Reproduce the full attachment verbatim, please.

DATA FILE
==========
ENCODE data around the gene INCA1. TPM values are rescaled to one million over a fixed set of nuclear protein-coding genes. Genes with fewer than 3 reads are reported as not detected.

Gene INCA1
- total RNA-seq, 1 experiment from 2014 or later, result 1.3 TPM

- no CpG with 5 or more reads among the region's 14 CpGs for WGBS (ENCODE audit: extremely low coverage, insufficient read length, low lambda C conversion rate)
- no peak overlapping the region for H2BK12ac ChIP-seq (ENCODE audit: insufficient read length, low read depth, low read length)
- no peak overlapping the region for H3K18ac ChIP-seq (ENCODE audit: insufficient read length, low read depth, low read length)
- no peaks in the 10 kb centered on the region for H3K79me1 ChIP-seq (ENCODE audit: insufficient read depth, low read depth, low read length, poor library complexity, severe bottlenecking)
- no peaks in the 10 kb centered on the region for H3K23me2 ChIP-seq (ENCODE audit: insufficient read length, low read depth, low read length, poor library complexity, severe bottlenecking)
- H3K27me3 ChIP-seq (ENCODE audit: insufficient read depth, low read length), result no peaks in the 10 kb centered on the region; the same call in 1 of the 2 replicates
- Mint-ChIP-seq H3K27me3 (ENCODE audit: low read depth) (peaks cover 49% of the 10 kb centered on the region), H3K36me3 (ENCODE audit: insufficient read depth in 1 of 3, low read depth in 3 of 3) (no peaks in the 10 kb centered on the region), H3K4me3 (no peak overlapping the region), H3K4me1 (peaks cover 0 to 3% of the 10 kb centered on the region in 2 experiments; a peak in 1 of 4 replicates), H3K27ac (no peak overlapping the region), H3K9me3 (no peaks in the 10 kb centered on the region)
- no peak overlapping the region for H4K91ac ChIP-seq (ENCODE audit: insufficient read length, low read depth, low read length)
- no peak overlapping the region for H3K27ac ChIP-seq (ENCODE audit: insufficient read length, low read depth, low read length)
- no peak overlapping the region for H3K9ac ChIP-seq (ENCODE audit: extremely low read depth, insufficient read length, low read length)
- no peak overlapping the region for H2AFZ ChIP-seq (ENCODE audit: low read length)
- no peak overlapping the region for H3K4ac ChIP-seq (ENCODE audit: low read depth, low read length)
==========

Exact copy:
ENCODE data around the gene INCA1. TPM values are rescaled to one million over a fixed set of nuclear protein-coding genes. Genes with fewer than 3 reads are reported as not detected.

Gene INCA1
- total RNA-seq, 1 experiment from 2014 or later, result 1.3 TPM

- no CpG with 5 or more reads among the region's 14 CpGs for WGBS (ENCODE audit: extremely low coverage, insufficient read length, low lambda C conversion rate)
- no peak overlapping the region for H2BK12ac ChIP-seq (ENCODE audit: insufficient read length, low read depth, low read length)
- no peak overlapping the region for H3K18ac ChIP-seq (ENCODE audit: insufficient read length, low read depth, low read length)
- no peaks in the 10 kb centered on the region for H3K79me1 ChIP-seq (ENCODE audit: insufficient read depth, low read depth, low read length, poor library complexity, severe bottlenecking)
- no peaks in the 10 kb centered on the region for H3K23me2 ChIP-seq (ENCODE audit: insufficient read length, low read depth, low read length, poor library complexity, severe bottlenecking)
- H3K27me3 ChIP-seq (ENCODE audit: insufficient read depth, low read length), result no peaks in the 10 kb centered on the region; the same call in 1 of the 2 replicates
- Mint-ChIP-seq H3K27me3 (ENCODE audit: low read depth) (peaks cover 49% of the 10 kb centered on the region), H3K36me3 (ENCODE audit: insufficient read depth in 1 of 3, low read depth in 3 of 3) (no peaks in the 10 kb centered on the region), H3K4me3 (no peak overlapping the region), H3K4me1 (peaks cover 0 to 3% of the 10 kb centered on the region in 2 experiments; a peak in 1 of 4 replicates), H3K27ac (no peak overlapping the region), H3K9me3 (no peaks in the 10 kb centered on the region)
- no peak overlapping the region for H4K91ac ChIP-seq (ENCODE audit: insufficient read length, low read depth, low read length)
- no peak overlapping the region for H3K27ac ChIP-seq (ENCODE audit: insufficient read length, low read depth, low read length)
- no peak overlapping the region for H3K9ac ChIP-seq (ENCODE audit: extremely low read depth, insufficient read length, low read length)
- no peak overlapping the region for H2AFZ ChIP-seq (ENCODE audit: low read length)
- no peak overlapping the region for H3K4ac ChIP-seq (ENCODE audit: low read depth, low read length)